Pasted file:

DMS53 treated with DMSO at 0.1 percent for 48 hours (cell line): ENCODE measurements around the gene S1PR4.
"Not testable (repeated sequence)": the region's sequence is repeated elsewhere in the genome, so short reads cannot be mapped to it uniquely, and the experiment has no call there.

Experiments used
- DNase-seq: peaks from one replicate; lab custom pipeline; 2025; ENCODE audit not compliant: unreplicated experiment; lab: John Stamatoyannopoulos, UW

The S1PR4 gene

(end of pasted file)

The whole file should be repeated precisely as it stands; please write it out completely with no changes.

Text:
DMS53 treated with DMSO at 0.1 percent for 48 hours (cell line): ENCODE measurements around the gene S1PR4.
"Not testable (repeated sequence)": the region's sequence is repeated elsewhere in the genome, so short reads cannot be mapped to it uniquely, and the experiment has no call there.

Experiments used
- DNase-seq: peaks from one replicate; lab custom pipeline; 2025; ENCODE audit not compliant: unreplicated experiment; lab: John Stamatoyannopoulos, UW

The S1PR4 gene